Within a week of winning a state license to sell raw milk, a small family farm in Yacolt inked deals to distribute the product through at least five stores across Clark County.
Spanish Sonrise Dairy will sell its unpasteurized, nonhomogenized cow’s milk at Chucks Produce in Vancouver, Four C Produce in Battle Ground, the Amboy Market, the Yacolt Trading Post and Taqueria Market in Orchards, said Tina Rodriguez, who runs the business that she and her husband, Jose Rodriguez, own together.
Raw milk, which is what humans consumed for most of the time since the domestication of dairy animals thousands of years ago, has been hard to come by for nearly a century in the United States. Selling it across state lines has been banned by the U.S. Food and Drug Administration since the early 1970s.
But a growing natural foods movement has boosted demand for the product, which licensed and inspected dairies can sell within Washington’s borders, and which can go for $10 a gallon or more. In 2005, Washington hosted six licensed raw-milk dairies; there were 28 by 2010, according to The Seattle Times.
The Rodriguez family bought its Yacolt farm in 2001, and sold pigs, goats and eggs for several years before deciding to try dairy, Tina Rodriguez said.
“We had planned to try goat milk, but a neighbor already sells raw goat milk,” she said. So over the past year she has worked to obtain a license to sell the roughly 12 gallons her two dairy cows produce each day.
For all the enthusiasm that raw milk supporters have for their beverage, there are serious health concerns associated with the product. The Washington Department of Agriculture requires retail raw milk products to be labeled with the warning that “Pregnant women, children, the elderly and persons with lowered resistance to disease have the highest risk of harm from use of this product.”
Letting bacteria live
Unlike most commercially available milk, raw milk has not been pasteurized. Pasteurization, heating milk to kill potentially deadly bacteria, has been credited with saving many lives since its advent in the 1890s, though some critics believe that the process also kills beneficial bacteria.
In 2005, 18 people were sickened after drinking raw milk obtained from Dee Creek Farm near Woodland, among them 15 children. Five children were hospitalized and two placed on life support after exposure to E. coli; all survived. Though a lack of pasteurization may have been a factor, Dee Creek was also operating without a license to sell raw milk at the time, and state agriculture inspectors later said that the farm’s cows had not been vaccinated for common diseases and that the Woodland dairy lacked many basic sanitation practices, allowing for cross-contamination by mud and manure. Dee Creek Farm is now licensed, and has had a clean record for the past five years.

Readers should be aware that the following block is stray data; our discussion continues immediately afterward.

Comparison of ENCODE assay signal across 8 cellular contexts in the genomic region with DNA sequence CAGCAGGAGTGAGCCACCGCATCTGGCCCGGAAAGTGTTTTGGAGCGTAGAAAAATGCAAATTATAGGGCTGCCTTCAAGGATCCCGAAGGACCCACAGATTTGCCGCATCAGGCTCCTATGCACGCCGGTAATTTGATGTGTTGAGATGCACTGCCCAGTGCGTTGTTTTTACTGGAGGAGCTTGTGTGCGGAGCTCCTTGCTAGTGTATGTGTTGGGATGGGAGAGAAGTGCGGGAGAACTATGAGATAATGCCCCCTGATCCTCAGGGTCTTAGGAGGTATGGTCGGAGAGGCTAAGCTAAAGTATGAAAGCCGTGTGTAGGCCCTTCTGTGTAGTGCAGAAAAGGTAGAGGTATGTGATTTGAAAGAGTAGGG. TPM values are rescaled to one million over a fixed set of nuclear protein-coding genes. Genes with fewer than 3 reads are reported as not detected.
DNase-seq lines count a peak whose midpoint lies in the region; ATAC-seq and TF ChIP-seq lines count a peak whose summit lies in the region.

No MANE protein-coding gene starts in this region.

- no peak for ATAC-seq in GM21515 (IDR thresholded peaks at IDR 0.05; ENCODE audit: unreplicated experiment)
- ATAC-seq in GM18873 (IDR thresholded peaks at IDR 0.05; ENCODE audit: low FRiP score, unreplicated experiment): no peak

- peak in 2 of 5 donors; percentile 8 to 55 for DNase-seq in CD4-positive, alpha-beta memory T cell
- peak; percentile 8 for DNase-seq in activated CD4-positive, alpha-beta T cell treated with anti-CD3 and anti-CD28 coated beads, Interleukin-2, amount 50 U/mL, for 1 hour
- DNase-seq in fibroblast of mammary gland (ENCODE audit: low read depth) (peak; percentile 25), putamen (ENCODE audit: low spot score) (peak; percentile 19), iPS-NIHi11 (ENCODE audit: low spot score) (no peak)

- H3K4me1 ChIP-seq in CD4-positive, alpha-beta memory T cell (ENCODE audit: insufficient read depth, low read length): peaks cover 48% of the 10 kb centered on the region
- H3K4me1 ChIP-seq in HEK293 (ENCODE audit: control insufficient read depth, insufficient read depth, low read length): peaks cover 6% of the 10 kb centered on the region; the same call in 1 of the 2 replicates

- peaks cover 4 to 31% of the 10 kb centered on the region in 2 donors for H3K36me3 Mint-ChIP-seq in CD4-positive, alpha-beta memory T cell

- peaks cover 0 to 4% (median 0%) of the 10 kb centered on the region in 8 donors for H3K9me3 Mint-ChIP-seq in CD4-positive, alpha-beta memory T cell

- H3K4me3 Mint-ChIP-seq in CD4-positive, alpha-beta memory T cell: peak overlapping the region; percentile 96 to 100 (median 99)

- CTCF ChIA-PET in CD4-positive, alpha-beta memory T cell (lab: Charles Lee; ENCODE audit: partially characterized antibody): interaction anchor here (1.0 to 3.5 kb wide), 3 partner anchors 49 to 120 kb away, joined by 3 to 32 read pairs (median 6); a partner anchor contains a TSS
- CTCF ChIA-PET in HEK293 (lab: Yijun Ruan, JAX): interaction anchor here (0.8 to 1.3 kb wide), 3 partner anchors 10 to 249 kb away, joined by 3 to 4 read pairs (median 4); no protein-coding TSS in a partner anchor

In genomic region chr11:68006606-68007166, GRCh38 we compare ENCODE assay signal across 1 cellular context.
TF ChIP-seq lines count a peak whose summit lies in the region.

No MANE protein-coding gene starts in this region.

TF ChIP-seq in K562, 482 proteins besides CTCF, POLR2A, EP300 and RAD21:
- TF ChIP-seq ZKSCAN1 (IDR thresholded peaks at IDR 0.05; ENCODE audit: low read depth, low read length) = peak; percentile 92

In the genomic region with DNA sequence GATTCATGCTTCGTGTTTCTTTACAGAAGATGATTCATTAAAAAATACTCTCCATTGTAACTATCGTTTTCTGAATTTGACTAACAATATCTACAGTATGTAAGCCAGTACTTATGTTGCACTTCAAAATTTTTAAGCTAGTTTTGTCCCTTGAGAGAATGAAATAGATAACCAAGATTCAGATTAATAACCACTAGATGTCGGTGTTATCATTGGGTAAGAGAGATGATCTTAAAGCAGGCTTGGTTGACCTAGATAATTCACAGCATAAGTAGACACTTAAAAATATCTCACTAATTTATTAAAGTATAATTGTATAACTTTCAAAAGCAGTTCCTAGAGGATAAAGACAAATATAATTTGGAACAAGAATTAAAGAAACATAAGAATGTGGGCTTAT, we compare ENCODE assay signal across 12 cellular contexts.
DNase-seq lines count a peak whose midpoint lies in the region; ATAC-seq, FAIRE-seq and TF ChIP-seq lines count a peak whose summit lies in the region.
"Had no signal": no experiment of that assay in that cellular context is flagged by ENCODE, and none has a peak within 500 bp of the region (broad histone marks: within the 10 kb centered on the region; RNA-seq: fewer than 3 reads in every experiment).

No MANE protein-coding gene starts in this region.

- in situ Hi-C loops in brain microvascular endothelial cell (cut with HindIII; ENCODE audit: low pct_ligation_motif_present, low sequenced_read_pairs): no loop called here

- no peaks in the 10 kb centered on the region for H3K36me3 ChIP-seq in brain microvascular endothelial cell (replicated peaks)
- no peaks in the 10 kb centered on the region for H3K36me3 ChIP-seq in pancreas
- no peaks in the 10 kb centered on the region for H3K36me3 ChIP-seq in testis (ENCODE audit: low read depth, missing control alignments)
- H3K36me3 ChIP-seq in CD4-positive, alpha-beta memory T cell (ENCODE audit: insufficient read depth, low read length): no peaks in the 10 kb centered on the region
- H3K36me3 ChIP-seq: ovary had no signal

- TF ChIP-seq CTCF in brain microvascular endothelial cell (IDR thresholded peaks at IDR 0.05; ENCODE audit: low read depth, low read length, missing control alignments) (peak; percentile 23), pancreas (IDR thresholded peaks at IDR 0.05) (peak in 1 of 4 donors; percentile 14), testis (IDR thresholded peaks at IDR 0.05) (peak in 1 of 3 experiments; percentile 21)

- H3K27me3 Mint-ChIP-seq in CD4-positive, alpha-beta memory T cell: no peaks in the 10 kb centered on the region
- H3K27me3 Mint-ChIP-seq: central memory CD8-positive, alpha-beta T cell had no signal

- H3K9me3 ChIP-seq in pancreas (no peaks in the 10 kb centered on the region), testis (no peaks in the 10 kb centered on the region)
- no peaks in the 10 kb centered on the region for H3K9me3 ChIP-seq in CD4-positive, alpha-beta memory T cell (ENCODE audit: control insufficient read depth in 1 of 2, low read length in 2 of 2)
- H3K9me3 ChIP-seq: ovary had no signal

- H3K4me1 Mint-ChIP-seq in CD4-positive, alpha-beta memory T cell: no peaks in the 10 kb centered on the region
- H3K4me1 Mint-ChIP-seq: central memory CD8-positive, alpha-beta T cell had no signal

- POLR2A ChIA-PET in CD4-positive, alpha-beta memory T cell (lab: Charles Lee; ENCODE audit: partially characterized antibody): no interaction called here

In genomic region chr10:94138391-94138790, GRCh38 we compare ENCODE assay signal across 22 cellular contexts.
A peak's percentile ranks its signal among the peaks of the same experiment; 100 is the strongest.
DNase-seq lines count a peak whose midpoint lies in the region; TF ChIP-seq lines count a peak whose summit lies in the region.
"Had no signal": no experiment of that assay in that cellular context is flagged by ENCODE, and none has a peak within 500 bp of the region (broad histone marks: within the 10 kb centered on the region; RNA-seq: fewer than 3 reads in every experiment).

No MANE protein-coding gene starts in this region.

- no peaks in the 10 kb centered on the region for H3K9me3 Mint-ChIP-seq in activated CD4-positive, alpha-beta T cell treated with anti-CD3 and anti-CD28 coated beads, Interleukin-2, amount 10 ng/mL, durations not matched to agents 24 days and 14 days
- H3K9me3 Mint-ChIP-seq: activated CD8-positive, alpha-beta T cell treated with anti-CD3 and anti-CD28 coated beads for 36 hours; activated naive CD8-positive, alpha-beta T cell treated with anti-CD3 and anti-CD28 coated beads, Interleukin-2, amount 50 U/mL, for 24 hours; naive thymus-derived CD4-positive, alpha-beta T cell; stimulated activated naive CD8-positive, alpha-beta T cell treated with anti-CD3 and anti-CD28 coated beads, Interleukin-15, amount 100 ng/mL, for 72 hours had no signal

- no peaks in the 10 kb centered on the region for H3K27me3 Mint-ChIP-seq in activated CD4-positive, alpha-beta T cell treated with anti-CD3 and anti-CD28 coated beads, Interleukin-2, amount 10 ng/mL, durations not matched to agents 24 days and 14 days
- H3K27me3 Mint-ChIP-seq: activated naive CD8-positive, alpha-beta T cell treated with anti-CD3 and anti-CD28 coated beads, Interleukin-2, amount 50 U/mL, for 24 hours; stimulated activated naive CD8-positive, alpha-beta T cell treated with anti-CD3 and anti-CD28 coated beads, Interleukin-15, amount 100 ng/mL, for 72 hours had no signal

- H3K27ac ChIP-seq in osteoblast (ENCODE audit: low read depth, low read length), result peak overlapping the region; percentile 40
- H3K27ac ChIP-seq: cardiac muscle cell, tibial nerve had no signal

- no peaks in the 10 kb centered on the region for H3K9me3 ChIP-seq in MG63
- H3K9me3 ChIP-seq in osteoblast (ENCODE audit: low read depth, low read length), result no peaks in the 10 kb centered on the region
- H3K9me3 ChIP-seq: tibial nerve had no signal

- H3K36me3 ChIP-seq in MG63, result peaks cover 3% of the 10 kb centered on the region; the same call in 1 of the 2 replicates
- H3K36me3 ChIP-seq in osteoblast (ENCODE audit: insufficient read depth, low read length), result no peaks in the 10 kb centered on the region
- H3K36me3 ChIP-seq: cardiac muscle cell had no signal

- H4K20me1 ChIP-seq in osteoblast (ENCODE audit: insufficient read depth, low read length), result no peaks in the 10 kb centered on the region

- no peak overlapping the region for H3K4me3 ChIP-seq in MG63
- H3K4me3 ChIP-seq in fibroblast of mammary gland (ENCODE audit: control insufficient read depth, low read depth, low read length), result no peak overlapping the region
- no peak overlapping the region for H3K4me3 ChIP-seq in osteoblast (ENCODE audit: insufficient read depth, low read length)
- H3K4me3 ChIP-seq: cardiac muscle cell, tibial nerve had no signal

Spanish Sonrise Dairy is also licensed, and Rodriguez said she prides herself on her farm’s cleanliness.
State inspectors test milk samples monthly. The dairy’s processing room will be inspected every three months, the whole farm every six months. And the cows will be tested yearly, she said. In addition, the state tested the water quality from Spanish Sonrise’s well before issuing a license.
More controversial than pasteurization is the homogenization process, by which the chemical structure of milk is changed before it hits grocery store shelves. During homogenization, milk fat is broken down into smaller globules that can be suspended throughout the milk so that it has an even consistency. Without homogenization, fat separates from the rest of the milk, floating to the top.
Homogenization is done to make milk more consistent, not to improve food safety, and raw milk enthusiasts believe that changing the makeup of dairy’s fat molecules may actually have negative health effects — though scientific studies do not back up this belief.
Those familiar with raw milk say homogenized dairy doesn’t taste as good.
Nonhomogenized milk also gives buyers more options. Cream can be skimmed off the top to make butter (or just to lessen the fat content of milk), or it can be stirred or shaken into the rest of the milk just as oil and vinegar are blended to make salad dressing.
At present, Spanish Sonrise Dairy is licensed only to sell milk, but Rodriguez said she’s interested in expanding into other product lines, possibly including cream and cheeses.
The company’s start-up costs of several thousand dollars were funded out of Jose Rodriguez’s salary as a pipe-layer, and Tina Rodriguez said she does not know how long it will take for the family business to become profitable.
“There’s such a want out there, such a need,” she said. “Now we get to see where it goes.”